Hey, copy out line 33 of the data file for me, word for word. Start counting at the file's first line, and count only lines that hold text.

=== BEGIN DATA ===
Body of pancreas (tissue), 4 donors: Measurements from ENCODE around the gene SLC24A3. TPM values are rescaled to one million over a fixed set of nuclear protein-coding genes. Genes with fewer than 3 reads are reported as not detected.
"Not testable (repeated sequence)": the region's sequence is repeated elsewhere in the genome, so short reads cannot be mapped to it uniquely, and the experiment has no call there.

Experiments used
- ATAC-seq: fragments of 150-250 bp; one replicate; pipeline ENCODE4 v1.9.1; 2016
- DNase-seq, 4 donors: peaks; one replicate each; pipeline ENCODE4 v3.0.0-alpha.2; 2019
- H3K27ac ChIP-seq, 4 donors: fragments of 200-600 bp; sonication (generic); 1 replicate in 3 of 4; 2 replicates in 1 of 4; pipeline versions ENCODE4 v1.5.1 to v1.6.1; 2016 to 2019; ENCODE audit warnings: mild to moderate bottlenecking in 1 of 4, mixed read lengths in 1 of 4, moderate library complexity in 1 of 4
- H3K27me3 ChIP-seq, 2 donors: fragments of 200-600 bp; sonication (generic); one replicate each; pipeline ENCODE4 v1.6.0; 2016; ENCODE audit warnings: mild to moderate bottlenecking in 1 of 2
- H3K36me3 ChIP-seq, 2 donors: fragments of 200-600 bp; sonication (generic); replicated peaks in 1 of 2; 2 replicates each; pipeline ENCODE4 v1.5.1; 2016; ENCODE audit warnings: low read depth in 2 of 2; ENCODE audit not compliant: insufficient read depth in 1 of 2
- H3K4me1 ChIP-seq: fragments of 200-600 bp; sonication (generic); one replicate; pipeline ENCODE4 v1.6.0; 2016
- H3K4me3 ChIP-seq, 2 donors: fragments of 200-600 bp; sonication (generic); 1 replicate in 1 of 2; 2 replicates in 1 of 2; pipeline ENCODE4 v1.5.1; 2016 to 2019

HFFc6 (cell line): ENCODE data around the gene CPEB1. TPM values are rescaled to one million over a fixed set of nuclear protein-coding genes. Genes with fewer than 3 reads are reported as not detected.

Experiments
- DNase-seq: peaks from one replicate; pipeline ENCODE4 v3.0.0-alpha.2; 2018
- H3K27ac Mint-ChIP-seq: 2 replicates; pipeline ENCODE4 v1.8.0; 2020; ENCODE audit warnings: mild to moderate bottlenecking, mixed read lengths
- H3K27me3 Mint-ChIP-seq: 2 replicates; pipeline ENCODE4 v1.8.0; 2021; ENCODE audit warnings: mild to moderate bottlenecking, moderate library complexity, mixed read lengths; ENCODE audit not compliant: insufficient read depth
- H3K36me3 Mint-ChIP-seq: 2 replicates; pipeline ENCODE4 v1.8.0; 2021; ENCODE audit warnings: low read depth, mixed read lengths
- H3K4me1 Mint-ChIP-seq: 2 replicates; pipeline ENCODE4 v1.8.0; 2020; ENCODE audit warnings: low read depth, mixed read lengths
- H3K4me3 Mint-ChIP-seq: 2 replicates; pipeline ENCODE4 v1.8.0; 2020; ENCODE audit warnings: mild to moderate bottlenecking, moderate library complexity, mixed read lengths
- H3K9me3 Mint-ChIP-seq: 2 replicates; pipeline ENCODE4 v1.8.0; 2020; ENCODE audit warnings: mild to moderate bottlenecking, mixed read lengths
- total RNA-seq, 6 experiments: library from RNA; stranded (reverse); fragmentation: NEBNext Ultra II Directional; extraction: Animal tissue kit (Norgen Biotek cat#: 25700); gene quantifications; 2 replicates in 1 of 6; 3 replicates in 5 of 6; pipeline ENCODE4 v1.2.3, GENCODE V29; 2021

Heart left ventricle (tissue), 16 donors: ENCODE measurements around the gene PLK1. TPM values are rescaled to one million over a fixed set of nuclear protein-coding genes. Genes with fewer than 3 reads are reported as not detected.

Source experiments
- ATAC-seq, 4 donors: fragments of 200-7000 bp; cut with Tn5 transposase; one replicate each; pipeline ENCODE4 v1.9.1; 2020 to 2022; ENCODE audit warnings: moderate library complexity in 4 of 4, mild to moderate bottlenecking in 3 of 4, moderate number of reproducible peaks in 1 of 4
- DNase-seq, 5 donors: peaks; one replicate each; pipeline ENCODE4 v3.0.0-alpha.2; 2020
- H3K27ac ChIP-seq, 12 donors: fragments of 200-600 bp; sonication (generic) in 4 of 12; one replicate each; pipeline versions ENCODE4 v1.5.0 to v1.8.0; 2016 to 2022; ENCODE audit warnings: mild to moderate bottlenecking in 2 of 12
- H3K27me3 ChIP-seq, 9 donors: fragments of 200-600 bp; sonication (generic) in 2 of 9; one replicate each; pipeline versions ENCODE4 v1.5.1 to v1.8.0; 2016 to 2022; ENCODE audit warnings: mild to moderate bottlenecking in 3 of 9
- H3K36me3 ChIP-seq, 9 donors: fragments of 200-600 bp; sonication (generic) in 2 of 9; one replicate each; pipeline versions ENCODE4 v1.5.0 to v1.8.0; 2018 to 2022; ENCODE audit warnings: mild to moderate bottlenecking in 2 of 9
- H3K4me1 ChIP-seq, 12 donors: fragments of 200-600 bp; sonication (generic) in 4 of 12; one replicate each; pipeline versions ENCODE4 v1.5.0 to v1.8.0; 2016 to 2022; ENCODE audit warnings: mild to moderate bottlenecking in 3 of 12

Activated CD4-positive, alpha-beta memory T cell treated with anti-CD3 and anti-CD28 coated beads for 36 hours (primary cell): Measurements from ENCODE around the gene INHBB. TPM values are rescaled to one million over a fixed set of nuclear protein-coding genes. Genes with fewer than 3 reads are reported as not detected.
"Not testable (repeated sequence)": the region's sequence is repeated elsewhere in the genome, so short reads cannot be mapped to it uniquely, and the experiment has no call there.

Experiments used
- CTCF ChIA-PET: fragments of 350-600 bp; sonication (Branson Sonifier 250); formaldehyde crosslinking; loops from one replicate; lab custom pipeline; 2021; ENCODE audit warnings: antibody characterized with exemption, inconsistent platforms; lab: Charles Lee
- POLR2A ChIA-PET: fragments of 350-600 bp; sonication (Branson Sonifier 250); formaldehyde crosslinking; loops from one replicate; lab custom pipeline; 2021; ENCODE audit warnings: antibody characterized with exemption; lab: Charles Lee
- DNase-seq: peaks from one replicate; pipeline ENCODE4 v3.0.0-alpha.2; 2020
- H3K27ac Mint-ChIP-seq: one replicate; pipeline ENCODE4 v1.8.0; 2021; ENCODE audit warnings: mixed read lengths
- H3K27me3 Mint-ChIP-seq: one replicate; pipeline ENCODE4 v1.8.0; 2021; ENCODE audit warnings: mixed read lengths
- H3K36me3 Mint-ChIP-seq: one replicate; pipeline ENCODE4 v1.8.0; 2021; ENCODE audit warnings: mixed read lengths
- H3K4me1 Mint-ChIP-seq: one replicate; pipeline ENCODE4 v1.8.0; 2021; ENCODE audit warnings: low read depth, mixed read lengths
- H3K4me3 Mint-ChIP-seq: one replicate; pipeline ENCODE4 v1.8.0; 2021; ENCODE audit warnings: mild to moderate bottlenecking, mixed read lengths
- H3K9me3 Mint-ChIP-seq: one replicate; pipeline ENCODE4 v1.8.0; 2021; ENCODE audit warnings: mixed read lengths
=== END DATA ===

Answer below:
- POLR2A ChIA-PET: fragments of 350-600 bp; sonication (Branson Sonifier 250); formaldehyde crosslinking; loops from one replicate; lab custom pipeline; 2021; ENCODE audit warnings: antibody characterized with exemption; lab: Charles Lee